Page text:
Coco Gauff, at the U.S. Open, channelling her inner Serena Williams.
NEW YORK —
No, no, no.
The game wasn’t going to get away from her. The set wasn’t going to get away from her. The moment wasn’t going to slip away.
Coco Gauff had used her range and speed to catch up to a shot by Zhang Shuai and return it with her bread-and-butter backhand late in the second set of their fourth-round match Sunday at Arthur Ashe Stadium. Zhang responded with a forehand volley at the net. It fell short.
While cheers of a rowdy crowd swirled around her, Gauff looked toward her coaches and supporters and wagged her right index finger in a classic Dikembe Mutombo motion.
No, no, no. She would not be stopped.
To emphasize her point later, the 18-year-old Floridian copied a move popularized by the City Girls rap/hip-hop duo of JT and Yung Miami, sweeping her long-nailed fingers in front of her throat. It wasn’t a throat slash, she said afterward, but a way to say period, the discussion is over.
Four points later, the discussion was over when Zhang netted a backhand. Gauff was a 7-5, 7-5 winner and a first-time quarterfinalist at the U.S. Open, backing up her surprise runner-up finish in the French Open three months ago.
The onetime prodigy who reached the round of 16 at Wimbledon three years ago has grown into a thoughtful young woman who isn’t above giggling at ancient media representatives who were clueless about City Girls or the “period” gesture. Gauff, who also ranks No. 1 in the world in doubles but lost in the first round here with partner Jessica Pegula, has become more confident about her extraordinary talent and more comfortable with her place on the court and in the world.
As a child she had a poster of Serena Williams on her bedroom wall. Now she’s in position to succeed Williams as one of the sport’s most prominent faces.
“I think that’s been the hope and I think that she has the maturity and ability to do that,” ESPN commentator Pam Shriver said. “In order to be the face of tennis in the same sense as Serena is such a tough one, following someone who has won 23 majors. And she obviously has to win one to truly be that. But she has all of the presence and then some, off the court. She’s a different personality from Serena but very similar in their fight, in their competitiveness.”
The crowd recognized that and chanted her name. She had to work hard to stay in the zone and avoid smiling because it was so surreal.
“I told my team after the match, for some reason I’m so much more animated. I found, like, a chill,” said Gauff, who will face Caroline Garcia of France in a quarterfinal on Tuesday.
“When the moment is right, sometimes I don’t even know what my reaction is going to be after I win a point. I wasn’t thinking about Mutombo when I did that. I feel like a wall out there, she was running me so much. It’s like, ‘You can’t get past me today.’”
Gauff hasn’t lost a set here, but she had to come back twice Sunday to keep that intact. Zhang had taken a 5-4 lead in the opening set but Gauff held serve in the next game, earned a break for a 6-5 lead, and converted her second set point. Zhang, the oldest woman in the fourth round here at 33, broke Gauff’s serve to take a 5-3 lead in the second set and had a set point in the ninth game before Gauff pushed back and won the last four games.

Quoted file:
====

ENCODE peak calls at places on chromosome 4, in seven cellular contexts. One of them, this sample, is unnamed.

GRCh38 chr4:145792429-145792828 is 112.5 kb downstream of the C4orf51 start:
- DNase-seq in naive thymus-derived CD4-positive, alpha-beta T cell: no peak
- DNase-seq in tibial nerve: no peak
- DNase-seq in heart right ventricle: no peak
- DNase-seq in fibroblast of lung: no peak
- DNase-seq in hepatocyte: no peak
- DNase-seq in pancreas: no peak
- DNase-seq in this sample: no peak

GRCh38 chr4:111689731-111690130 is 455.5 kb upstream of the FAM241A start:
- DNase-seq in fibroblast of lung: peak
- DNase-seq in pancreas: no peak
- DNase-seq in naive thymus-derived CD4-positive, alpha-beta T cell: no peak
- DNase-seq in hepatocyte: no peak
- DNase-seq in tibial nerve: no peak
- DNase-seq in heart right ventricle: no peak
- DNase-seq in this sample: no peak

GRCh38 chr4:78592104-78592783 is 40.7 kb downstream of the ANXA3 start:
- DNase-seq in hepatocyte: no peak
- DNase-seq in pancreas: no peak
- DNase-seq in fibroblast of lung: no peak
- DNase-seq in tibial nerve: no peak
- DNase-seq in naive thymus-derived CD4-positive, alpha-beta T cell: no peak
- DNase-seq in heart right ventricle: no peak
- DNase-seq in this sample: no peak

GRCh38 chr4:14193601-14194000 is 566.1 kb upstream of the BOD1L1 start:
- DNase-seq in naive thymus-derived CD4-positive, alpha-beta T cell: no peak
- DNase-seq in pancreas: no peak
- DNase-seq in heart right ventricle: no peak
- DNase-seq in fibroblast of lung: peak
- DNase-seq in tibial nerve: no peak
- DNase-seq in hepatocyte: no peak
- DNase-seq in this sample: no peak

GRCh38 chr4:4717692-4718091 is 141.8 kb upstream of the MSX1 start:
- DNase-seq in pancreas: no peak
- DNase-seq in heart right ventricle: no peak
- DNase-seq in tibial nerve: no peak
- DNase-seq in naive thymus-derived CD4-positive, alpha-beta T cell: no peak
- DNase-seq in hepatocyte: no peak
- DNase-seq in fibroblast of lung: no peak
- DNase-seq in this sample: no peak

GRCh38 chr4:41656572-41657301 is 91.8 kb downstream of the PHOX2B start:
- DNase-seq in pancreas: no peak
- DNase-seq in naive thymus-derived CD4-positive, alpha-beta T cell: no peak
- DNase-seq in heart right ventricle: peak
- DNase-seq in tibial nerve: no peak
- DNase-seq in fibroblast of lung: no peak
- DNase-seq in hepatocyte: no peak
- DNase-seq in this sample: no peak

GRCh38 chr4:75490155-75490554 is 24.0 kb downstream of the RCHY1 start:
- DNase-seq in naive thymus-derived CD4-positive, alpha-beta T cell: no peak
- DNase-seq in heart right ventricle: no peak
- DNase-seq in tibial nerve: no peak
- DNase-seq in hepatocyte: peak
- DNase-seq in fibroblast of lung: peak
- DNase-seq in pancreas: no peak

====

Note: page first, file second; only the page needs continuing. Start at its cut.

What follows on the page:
“I think I was always fighting for every point, but I think I’m doing it in a smarter way,” she said. “I think that just comes from learning from the same mistake over and over and over again.”
Early success in tennis isn’t a guarantee of long-term prosperity. Naomi Osaka, who won her first Grand Slam singles title at 20 and her fourth a few months after she turned 23, has suffered depression and anxiety and has dropped to 44th in the rankings. She lost in the first round here. Ashleigh Barty stepped away from tennis in 2014 to clear her head and returned to win three Slam titles before she surprisingly retired this year at 25, while she was ranked No. 1 in the world. The demands and pressure can be overwhelming.
What Gauff needs most, even more than she needs a stronger second serve and improved forehand grip, is space to breathe. She needs trustworthy people around her who work for her and don’t see her as a meal ticket.
She appears to be enjoying a stable situation. She lives in Delray Beach, Fla., with her parents; her father, Corey, played basketball at Georgia State, and her mother, Candi, competed in track and field at Florida State. She has two younger brothers. She’s represented by the agency co-created by Roger Federer, Team 8.
“She’s so thoughtful for someone so young, and I think that’s kudos to her parents and her family life,” Shriver said. “It just feels like she has such a solid anchor between the generations of her family, her siblings, her team.”
Gauff said she couldn’t speak for other players but said her family has never burdened her. “I think for sure I felt the pressure. For sure I felt the expectations,” she said. “But I also think what’s in my head, stepping on the court I feel like all of that goes away. I’m just lucky that I’m able to find that mindset.
“I hope I can stay in this mindset, but I can’t speak for the future.”
Is that future bright? Yes, yes, yes.